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Diary Of A Lost Pregnancy, Part 6: The Garage Doors Of Fresno

On September 17, 2014, I went for a routine 8-week prenatal check-up. It was the only routine thing I would do for more than two months.

During this time, I e-mailed a small group of people. Some were aware of the pregnancy, some had plans with me that would need to be broken, and still others simply asked after my health on the wrong day. This is the sixth of 11 such messages. They have been edited to remove identifying information and inside references, but otherwise remain largely unchanged.

October 20, 2014
Dear Friends,

After my surgery on the 10th, I was told I should feel myself again "by Monday." To be fair, my caregivers did not specify which Monday. As of this Monday, I am finally starting to feel that things are under control.

Although recovery has been neither as quick nor as straightforward as I was lead to believe, it has never felt out of context. I understood that my hCG level, which had almost tripled in a short space of time, would likely change rapidly. Last Monday I was treated to several hours of mild-to-moderate uterine contractions; imagine the garage doors of Fresno slamming shut in waves. This was no more uncomfortable than what I felt after my first pregnancy, the key difference being that after my first pregnancy I had a beautiful baby and was awash in a fragrant bath of happy love hormones that made it very easy to ignore what was happening in my abdomen.

After a night spent under a heating pad, the contractions subsided only to be replaced by sudden puddles of inexplicable weepiness. "Inexplicable" may seem like an odd word here; a failed pregnancy should be a reasonable excuse for countless crying jags. What I mean is that the urge to sob uncontrollably would rise up out of the blue, not related to any internal or external trigger. Sometimes it would last just a moment or two, sometimes half an hour or more. I felt exhausted, shaky and disoriented. I seriously considered canceling plans as far out as this coming weekend because, as I said to my husband, "It's just so hard right now."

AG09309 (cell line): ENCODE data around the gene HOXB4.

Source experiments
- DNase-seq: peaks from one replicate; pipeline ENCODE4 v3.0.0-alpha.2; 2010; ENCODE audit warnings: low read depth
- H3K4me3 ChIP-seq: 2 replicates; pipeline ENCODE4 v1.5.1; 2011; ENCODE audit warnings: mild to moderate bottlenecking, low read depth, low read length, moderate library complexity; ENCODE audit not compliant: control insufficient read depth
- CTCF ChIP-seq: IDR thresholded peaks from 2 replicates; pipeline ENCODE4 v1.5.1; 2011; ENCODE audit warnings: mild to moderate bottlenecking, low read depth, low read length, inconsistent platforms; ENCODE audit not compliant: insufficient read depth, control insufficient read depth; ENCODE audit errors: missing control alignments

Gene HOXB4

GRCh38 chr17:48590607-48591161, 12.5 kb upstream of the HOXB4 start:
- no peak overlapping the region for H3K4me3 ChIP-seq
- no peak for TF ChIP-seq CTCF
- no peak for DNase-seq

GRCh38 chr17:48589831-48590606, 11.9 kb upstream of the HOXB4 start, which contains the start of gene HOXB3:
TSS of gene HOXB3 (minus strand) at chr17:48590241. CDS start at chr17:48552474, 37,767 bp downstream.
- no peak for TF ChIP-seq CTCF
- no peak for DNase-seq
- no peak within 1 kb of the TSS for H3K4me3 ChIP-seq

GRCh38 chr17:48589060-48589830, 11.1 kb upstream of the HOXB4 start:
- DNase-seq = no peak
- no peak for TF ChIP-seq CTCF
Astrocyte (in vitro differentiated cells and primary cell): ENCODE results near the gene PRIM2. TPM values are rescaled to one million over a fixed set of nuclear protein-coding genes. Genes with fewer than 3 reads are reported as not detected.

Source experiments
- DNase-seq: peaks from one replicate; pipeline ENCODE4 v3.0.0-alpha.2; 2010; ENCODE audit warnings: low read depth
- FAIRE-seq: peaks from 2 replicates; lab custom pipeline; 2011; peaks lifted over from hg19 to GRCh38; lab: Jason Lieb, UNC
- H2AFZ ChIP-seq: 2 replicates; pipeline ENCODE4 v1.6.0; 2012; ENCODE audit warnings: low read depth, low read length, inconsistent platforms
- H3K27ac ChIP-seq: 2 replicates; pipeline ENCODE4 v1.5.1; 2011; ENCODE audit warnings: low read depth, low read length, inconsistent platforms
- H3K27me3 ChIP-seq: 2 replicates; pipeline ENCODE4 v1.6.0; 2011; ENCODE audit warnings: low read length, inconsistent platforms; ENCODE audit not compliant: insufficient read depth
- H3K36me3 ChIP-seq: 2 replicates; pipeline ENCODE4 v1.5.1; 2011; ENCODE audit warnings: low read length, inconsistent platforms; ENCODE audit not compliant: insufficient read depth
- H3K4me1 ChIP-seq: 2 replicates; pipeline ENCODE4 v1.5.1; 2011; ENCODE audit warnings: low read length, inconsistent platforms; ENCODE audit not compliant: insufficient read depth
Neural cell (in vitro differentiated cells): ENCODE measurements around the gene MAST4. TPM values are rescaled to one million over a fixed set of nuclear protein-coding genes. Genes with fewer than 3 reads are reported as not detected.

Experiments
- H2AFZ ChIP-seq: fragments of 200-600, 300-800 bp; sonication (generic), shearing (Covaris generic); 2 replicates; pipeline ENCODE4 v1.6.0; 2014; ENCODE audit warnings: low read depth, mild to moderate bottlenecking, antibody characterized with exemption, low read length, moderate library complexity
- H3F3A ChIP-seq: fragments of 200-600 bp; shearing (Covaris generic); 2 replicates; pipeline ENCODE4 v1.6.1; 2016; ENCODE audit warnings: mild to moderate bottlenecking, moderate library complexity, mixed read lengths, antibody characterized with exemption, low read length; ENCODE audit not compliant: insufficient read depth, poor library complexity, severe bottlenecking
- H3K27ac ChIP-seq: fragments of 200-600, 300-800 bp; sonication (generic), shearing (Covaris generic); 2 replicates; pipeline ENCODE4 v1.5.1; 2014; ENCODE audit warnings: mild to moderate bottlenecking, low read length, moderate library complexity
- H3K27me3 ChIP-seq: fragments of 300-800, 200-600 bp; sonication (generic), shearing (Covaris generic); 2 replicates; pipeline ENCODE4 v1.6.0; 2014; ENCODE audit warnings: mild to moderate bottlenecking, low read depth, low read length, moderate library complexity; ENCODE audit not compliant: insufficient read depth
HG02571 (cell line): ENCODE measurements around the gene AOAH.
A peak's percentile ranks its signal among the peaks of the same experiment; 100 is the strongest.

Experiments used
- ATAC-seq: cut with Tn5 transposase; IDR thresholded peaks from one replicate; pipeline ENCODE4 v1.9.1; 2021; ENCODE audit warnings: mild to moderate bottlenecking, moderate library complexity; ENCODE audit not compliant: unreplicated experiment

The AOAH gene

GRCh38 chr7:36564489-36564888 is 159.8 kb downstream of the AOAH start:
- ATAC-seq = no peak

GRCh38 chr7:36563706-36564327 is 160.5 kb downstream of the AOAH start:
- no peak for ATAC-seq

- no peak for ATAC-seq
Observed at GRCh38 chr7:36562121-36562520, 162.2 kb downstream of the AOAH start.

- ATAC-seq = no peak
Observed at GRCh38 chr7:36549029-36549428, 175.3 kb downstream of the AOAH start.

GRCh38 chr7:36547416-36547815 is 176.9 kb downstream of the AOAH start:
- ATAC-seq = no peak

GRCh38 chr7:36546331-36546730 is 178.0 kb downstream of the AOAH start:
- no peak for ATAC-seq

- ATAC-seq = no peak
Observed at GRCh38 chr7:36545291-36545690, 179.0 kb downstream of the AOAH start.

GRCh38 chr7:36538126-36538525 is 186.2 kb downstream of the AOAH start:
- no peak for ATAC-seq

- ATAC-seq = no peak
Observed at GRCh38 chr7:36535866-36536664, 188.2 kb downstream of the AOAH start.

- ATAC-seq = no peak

As confused as I felt, I had moments of startling clarity - or perhaps self-absorption. I thought about every time I've cried during this whole ordeal, trying to find a pattern to explain my sudden sadness. I cried on the phone when I told my husband there was no heartbeat. I cried with my daughter when she expressed such pain and confusion. I cried after my midwife confirmed the news. Then there was the day before my second ultrasound. I was riding the train home. A little girl in my car, about five- or six-years-old, was singing "Let It Go" to her baby sister and I could feel my heart break. I made it home somehow and put my daughter to bed. Then I sat on my couch and cried until I didn't have anything left in my head.

There have been plenty of tears since then, but I realize now that day on the train was the end of my grief over the loss of the pregnancy. When I cried after that, it was because I was frustrated or scared about how the pregnancy would end; because I felt isolated; or because I was simply tired of being the object of so much pity - the flat-stomached woman in the maternity clinic, the one all the receptionists offer tissues. None of this fits what I was feeling last week. That seems to have been the last gurgling of a pregnancy long-since gone down the drain.

Fortunately, after a second round of contractions and light bleeding late last week, my hormones began to calm. I can't say for sure everything is back to normal (whatever that means), but the volatile physical and emotional reactions seem to be over and done with. I still have my moments of stress and sadness, but that has less to do with the end of the pregnancy and more to do with my ongoing concern about the future of my fertility. The question of whether I'll have more children - whether that's feasible or advisable, whether it's even exactly what I want for myself and my family - has buzzed in the back of my mind for the better part of four years, and arguably would have done so even if the second pregnancy had progressed normally. The thought that, after a brief spell of expectation, I'm still no closer to knowing the answer is excruciating. But that specific kind of pain needs to be considered separately from the disappointment of the pregnancy itself.

I will have one more follow-up with the midwife on Friday and, hopefully, that will bring an official, medical end to this crisis. Then I can regroup with my husband and daughter and start the difficult work of understanding where we are as a family.

Thank you all again for your tremendous support. It has been a great comfort to know I can share these thoughts with you, as thorny and dark as they may be.

Much love,
nj

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Previously:
* Diary Of A Lost Pregnancy, Part 1: No Fetal Heartbeat.

* Diary Of A Lost Pregnancy, Part 2: Firing Squad Or Hemlock?

* Diary Of A Lost Pregnancy, Part 3: Remember The Challenger.

* Diary Of A Lost Pregnancy, Part 4: Mommy, What Does Bupkes Mean?

* Diary Of A Lost Pregnancy, Part 5: D&Cs Suck.

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Tomorrow: Pathologists be pathologizing.

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Comments welcome.



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Posted on January 27, 2015


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